I had made a grave error.

“Do you have memories of eating pickled onions?” I asked in a post on the Facebook group “Baltimore Past & Present Photos.” I had shared a photo of a jar of whole sour onions I had purchased at Baltimore’s oldest Italian deli.

I was quickly — and repeatedly — corrected by members of the more than 89,000-person-strong Facebook group: In Charm City, they’re called onion pickles, not pickled onions.

“Every corner grocery store sold them,” reminisced one commenter. “The cost was 3 cents in the late 40s. Price went up to 5 cents in the 50s.” One user shared that his ex craved them during pregnancy; he remembered running into men-only “stag bars” to find them. “I still get them when I can find them,” said another, noting that they are available at Greene’s Family Butcher Shop in Kingsville. Others talked about purchasing them at Geresbeck’s in Essex, or decades ago in Lexington Market.

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The conversation reinforced a foodie divide. There are two types of Baltimoreans: Those who know all about the tart and briny snack with a flavor that’s the gustatory equivalent of a slap in the face, and those who don’t. Typically, it’s the lifelong residents, whose roots go generations back, who are in the know. They rank them right up there with lemon sticks and pit beef sandwiches in the local Food Hall of Fame.

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“You can’t be from Baltimore and not have had an onion pickle,” said Brittney Howard, who calls the treats “addictive.” She lives in Owings Mills now but grew up getting them in plastic bags at the corner store in Baltimore, and her grandmother remembers when they were sold in big barrels.

So does Vince Fava. The 59-year-old owner of Trinacria, a Paca Street deli that dates back to 1908, said onion pickles have been a staple for as long as he can remember, along with the olives the store still carries by its cash register. “Everything came in big barrels,” he said. Now they’re sold in smaller jars. “Everything changes.”

“It’s funny because the newer generation, they don’t buy them,” Fava said. “The people my age, they know about them.” Older customers often come to the shop from out of town and reminisce about a favorite snack of their childhood, he said. “A guy was in here last week, he bought three gallons.”

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Thirty-year-old Howard also stocks up on them, buying the snacks “six at a time.” Known mostly for her irreverent and expletive-filled video reviews of local restaurants, Howard decided to mix things up one day when she filmed a TikTok about onion pickles instead. She ended up posting multiple videos about the Baltimore delicacy, including demonstrating the proper technique for eating them (you peel back the layers, not bite into it like an apple). Together, her videos about onion pickles have amassed more than 900,000 views on TikTok, and she’s heard from viewers in states such as Oklahoma, Georgia and Michigan, who are clamoring to try them. But they’re nearly impossible to find outside of Maryland.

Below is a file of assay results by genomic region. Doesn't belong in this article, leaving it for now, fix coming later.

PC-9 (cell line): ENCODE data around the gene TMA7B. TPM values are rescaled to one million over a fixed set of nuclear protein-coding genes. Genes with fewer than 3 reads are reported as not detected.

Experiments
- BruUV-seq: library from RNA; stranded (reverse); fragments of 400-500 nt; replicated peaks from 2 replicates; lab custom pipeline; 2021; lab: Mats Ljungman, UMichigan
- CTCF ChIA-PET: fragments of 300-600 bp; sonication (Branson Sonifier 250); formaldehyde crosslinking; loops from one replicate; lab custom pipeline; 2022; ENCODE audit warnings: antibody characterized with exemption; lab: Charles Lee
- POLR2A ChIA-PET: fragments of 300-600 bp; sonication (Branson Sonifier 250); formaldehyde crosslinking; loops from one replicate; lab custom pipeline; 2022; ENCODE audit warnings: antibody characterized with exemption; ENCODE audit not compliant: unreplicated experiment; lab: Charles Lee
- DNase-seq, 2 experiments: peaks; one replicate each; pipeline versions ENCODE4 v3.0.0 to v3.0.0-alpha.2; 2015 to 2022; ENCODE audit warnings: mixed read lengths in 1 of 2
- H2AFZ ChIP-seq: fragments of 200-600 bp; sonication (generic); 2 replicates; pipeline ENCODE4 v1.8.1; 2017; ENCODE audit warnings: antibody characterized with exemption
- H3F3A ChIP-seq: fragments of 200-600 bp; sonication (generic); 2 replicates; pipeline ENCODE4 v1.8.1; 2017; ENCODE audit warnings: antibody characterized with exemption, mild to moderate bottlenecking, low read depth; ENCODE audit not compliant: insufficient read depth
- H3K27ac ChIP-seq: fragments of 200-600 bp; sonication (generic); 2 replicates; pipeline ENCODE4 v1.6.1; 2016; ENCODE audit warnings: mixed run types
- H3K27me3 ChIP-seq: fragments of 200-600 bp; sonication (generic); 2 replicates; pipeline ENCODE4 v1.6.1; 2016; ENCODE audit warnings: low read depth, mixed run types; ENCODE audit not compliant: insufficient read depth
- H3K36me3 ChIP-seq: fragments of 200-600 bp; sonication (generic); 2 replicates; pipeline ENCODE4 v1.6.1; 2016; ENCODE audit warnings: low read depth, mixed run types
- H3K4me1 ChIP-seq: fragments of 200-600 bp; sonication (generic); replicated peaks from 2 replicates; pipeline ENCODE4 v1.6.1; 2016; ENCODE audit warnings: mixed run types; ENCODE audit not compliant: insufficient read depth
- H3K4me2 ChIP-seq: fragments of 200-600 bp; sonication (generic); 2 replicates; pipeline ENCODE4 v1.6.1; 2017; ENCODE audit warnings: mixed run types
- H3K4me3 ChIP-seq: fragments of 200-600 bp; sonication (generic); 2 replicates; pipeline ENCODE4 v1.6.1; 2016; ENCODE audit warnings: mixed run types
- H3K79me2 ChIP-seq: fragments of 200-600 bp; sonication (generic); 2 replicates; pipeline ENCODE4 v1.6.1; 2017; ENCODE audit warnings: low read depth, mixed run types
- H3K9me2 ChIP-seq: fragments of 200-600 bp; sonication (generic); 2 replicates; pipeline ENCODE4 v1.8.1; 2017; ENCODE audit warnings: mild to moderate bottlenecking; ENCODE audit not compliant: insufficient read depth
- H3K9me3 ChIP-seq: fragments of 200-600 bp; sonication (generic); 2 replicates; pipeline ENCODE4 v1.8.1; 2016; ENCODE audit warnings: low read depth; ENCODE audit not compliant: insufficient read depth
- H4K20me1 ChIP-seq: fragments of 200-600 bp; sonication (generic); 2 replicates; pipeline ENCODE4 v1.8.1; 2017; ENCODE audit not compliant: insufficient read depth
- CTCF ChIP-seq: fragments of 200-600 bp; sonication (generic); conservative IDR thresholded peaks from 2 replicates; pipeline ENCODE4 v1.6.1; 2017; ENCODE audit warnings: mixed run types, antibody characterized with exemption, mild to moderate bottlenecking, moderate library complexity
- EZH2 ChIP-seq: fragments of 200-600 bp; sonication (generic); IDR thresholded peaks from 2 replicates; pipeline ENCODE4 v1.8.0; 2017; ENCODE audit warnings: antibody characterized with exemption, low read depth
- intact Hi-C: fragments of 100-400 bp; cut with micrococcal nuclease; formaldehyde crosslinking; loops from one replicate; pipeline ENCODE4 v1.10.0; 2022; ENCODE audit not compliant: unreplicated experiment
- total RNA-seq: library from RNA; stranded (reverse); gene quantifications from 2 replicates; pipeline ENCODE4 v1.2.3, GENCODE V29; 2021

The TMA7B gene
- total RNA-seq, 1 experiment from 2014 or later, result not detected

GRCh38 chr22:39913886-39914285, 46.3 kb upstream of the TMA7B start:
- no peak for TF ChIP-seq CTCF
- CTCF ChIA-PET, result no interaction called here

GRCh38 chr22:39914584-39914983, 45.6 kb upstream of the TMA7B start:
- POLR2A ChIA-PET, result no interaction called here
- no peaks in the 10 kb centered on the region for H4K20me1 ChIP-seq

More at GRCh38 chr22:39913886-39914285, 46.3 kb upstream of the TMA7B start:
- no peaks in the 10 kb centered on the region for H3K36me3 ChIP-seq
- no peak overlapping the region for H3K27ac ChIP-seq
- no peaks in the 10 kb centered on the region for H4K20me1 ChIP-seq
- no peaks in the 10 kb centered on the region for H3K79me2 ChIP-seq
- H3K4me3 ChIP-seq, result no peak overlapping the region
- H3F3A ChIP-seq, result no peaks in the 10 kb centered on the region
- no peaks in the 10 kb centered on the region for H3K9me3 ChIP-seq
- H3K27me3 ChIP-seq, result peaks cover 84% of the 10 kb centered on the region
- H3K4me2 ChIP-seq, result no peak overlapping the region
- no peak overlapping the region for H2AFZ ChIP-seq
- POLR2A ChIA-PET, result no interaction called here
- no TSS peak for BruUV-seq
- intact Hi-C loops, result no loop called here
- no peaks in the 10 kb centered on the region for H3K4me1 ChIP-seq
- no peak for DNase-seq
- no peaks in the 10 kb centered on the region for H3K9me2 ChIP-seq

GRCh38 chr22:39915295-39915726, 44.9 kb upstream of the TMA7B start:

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“It’s crunchy and loud and smelly … but it’s worth it,” Howard said.

Brittney Howard, 30, of Owings Mills, said people from across the country messaged her about her onion pickles videos. (Kirk McKoy/The Baltimore Banner)

I’ve been a resident for seven years, and felt somewhat validated in my onion pickle ignorance when I reached out to Kara Mae Harris, a Baltimorean who has developed a near-encyclopedic knowledge of regional food specialties in the course of writing her blog, Old Line Plate. She has digitized tens of thousands of local recipes dating back centuries, yet didn’t realize onion pickles were a “Baltimore thing” until we spoke.

But the city, she pointed out, has a long history of pickling. As early as the 1800s, it was home to large-scale pickling operations such as William Bodman’s Pickling House and Vinegar Depot, which filled Howard Street with its pungent aromas. In the old days, “people pickled everything,” she said.

Before the globalization of the food industry, pickling fruits and vegetables was how one got vitamins through the winter. An 1845 guide on housekeeping published in Baltimore includes a recipe for pickled onions, as well as pickled melons, walnuts, tomatoes, cabbage, pork and cherries (“a little sugar improves the pickle,” it reads).

And Charm City residents have an appetite for the sour. Harris pointed to sour beef, a German dish that became popular citywide. There’s also sauerkraut, a staple of immigrant cuisine that today is a must-have on Thanksgiving tables, as she chronicles in her forthcoming book.

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Baltimoreans’ preference for the phrase “onion pickles” over “pickled onions” also didn’t strike Harris as odd. She’s found recipes for “tomato pickles” and “cucumber pickles” in historic cookbooks.

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After my journey through onion pickle history, it was time to taste them for myself — and to have my co-workers sample them, too.

In a shared kitchen next to The Baltimore Banner newsroom, I scooped a baseball-size onion pickle from a jar, trying not to get knocked over by the smell.

“That tastes like what I assume you preserve bodies in,” said my editor Caitlin Moore, a Delaware native.

But Uhmar Alston, an executive assistant at The Banner who was born and raised in Baltimore, was a total fan. He reminisced about how he looked forward to his nightly onion pickle after getting off work at a manufacturing plant years ago, when nothing hit the spot at 2 a.m. like an orange soda, onion pickle and a chocolate eclair, he said.

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He peeled back a layer of the tangy treat and bit in: “Perfect.”


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